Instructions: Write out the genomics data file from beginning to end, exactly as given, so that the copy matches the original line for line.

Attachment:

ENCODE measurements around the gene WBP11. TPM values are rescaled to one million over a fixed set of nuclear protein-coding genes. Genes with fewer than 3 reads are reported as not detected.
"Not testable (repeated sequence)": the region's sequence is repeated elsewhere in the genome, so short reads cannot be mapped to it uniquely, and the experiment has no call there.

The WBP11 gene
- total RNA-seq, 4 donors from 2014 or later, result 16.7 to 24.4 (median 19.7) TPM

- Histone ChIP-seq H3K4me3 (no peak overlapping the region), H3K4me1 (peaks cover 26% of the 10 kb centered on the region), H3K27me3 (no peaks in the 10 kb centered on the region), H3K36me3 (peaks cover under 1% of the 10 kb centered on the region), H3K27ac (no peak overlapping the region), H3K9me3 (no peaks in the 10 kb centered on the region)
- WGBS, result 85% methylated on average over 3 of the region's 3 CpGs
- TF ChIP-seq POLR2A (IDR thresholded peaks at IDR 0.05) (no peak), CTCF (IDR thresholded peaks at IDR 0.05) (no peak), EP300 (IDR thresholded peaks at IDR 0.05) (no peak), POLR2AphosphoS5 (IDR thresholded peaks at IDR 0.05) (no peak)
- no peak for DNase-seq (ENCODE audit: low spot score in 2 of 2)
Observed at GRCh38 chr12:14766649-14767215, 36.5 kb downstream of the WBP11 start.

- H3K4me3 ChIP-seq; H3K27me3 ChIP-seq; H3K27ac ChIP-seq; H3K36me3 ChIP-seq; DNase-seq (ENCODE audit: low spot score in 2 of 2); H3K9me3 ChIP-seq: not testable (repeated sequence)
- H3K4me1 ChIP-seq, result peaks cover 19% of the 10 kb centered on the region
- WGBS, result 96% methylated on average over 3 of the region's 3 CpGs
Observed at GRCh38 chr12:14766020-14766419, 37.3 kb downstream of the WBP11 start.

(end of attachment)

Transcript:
ENCODE measurements around the gene WBP11. TPM values are rescaled to one million over a fixed set of nuclear protein-coding genes. Genes with fewer than 3 reads are reported as not detected.
"Not testable (repeated sequence)": the region's sequence is repeated elsewhere in the genome, so short reads cannot be mapped to it uniquely, and the experiment has no call there.

The WBP11 gene
- total RNA-seq, 4 donors from 2014 or later, result 16.7 to 24.4 (median 19.7) TPM

- Histone ChIP-seq H3K4me3 (no peak overlapping the region), H3K4me1 (peaks cover 26% of the 10 kb centered on the region), H3K27me3 (no peaks in the 10 kb centered on the region), H3K36me3 (peaks cover under 1% of the 10 kb centered on the region), H3K27ac (no peak overlapping the region), H3K9me3 (no peaks in the 10 kb centered on the region)
- WGBS, result 85% methylated on average over 3 of the region's 3 CpGs
- TF ChIP-seq POLR2A (IDR thresholded peaks at IDR 0.05) (no peak), CTCF (IDR thresholded peaks at IDR 0.05) (no peak), EP300 (IDR thresholded peaks at IDR 0.05) (no peak), POLR2AphosphoS5 (IDR thresholded peaks at IDR 0.05) (no peak)
- no peak for DNase-seq (ENCODE audit: low spot score in 2 of 2)
Observed at GRCh38 chr12:14766649-14767215, 36.5 kb downstream of the WBP11 start.

- H3K4me3 ChIP-seq; H3K27me3 ChIP-seq; H3K27ac ChIP-seq; H3K36me3 ChIP-seq; DNase-seq (ENCODE audit: low spot score in 2 of 2); H3K9me3 ChIP-seq: not testable (repeated sequence)
- H3K4me1 ChIP-seq, result peaks cover 19% of the 10 kb centered on the region
- WGBS, result 96% methylated on average over 3 of the region's 3 CpGs
Observed at GRCh38 chr12:14766020-14766419, 37.3 kb downstream of the WBP11 start.